However, how eco-conscious is the concept of climate modification, even if it uplifts and depollutes the environment? When posed with the question, Dr. Emmanuel DiLorenzo, Professor, and Director at Georgia Tech call climate modification an equivalent to taking a climate pill. He argues that a patient who has cholesterol has two options they could adopt: either changing their lifestyle healthier to prevent cholesterol or taking an anti-cholesterol pill to control their illness. They are more likely to take the pill, and so is humanity’s approach to climate change. Artificial weather modification counters the damaging effects of climate change without removing the root cause itself. But it might be too late for humanity to adopt an entirely new lifestyle, so artificial climate modification is a more viable option at present. Most scientists agree that climate modification is progressive and sound science, and will relieve us from the woes of climate change when used consciously.

References

  1. Weather Modification – Wikipedia
  2. What is seed clouding? – india.mongabay.com
  3. How One Country ‘Modified’ Its Weather to Create Artificial Rain and Lower Pollution – theswaddle.com
  4. Climate Modification: Good or Bad? – The Weather Channel
  5. Climate Modification Schemes – history.aip.org
  6. Brief history of insects in entomological warfare – entomologytoday.org
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The Worrying Space Case: How is Space Junk affecting us?

We no longer only litter and pollute our land, water, and air. The human way of exploiting our surroundings has reached a new height, literally, as we have transcended beyond earthly boundaries and are invading Space itself.

Launched in 1957 by the Soviet Union, Sputnik 1 was the first successful artificial satellite to orbit around the Earth. Subsequently, the United States and the Soviet Union, the two Cold War rivals, immersed in an elaborate space race to establish dominion over the other. The space race effectively ended a few years after the United States’ successful landing on the moon in 1969 and the Soviets incurring four failed moon-landing attempts in the years following this. Sixty years since Sputnik 1, humanity has bowled numerous spacecraft and rockets into the vast expanse of space enveloping our earth.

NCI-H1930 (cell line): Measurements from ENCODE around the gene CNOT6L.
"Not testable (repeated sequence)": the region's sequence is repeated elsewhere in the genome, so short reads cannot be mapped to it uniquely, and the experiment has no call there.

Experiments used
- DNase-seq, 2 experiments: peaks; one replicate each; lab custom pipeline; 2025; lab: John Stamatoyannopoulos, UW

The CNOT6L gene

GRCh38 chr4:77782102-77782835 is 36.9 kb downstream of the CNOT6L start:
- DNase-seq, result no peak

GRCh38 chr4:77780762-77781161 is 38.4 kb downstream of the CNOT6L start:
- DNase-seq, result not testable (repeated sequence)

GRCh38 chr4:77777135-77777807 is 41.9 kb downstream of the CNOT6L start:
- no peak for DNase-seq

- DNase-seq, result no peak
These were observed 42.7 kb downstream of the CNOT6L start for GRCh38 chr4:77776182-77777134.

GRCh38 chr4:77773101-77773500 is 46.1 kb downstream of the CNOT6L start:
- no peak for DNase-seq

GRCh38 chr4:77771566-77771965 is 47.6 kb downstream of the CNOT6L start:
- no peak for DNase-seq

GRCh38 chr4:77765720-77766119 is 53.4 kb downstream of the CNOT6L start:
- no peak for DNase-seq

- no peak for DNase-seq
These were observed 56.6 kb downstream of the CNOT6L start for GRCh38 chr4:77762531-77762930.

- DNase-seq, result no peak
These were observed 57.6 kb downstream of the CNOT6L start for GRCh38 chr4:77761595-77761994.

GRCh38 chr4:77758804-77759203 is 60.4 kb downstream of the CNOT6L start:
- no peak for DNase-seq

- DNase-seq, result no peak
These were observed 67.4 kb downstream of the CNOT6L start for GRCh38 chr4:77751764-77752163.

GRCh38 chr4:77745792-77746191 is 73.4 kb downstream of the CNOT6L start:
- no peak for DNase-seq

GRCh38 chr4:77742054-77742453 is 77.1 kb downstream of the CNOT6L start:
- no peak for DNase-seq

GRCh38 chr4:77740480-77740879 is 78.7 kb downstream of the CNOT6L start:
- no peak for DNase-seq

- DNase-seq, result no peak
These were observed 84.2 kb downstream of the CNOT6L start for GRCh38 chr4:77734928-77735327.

The status quo of space junk according to The World Economic Forum is that 6,000 satellites are presently orbiting our planet, of which 3,600 are dysfunctional or dead. These statistics lead us to the jarring realization that more than half of the satellites lodged around the Earth are space junk. At present, thousands of tiny screws and nuts to broken parts from collisions or explosions to enormous, complete satellites that are no longer in use traverse the realm of our Space as debris. 

Reports show that about a thousand satellites will be dispatched into space per year in this decade. This number is four times that of the previous decade and is bound to keep increasing in the future. When it comes to the generation of debris of any kind, the more is never the merrier option. The more man-made space projects and ventures, the more space debris we are generating. Researchers predict that the Earth might soon have rings made of space junk orbiting around it like the planetary dust rings of Saturn. In short, we humans are preparing for a self-induced war that we do not stand a chance at winning.

Ron Garen, who worked on the International Space Station for 6 months has observed the beauty of life the way most others can only dream about. He records that the Earth is a truly stunning sight with all its diverse sweeps of terrains and forests, snow-capped mountains, vast blue seas, as well as the evidence of human existence in the actively twinkling cities during the night. “Because our planet is surrounded by this cloud of space debris,” he says, space pollution is developing an unprecedented impediment in observing the earth from space and vice versa. Space junk reflecting sunlight is proving to be a major hindrance in the day-to-day study of astronomers.

Amazon CEO Jeff Bezos’s milestone ‘trip’ to Space in 2021 is certainly the first of many such travel expeditions to come by. The giant space stations, space travel, tourism and entertainment zones, and even space civilizations are no longer only absurd imaginations from the pages of your sci-fi novels. Considering the direction we are headed in terms of astronomical and space exploration, these might become very normal and quintessential parts of human life that nobody questions, like how mobile phones did not exist a century ago but have become integral parts of our life in the 21st century. The more commercialization and privatization that Space undergoes, the more profit-oriented the scenario is going to be, and a new kind of ‘space race’ is doomed to take over. become and the more space junk we are bound to create.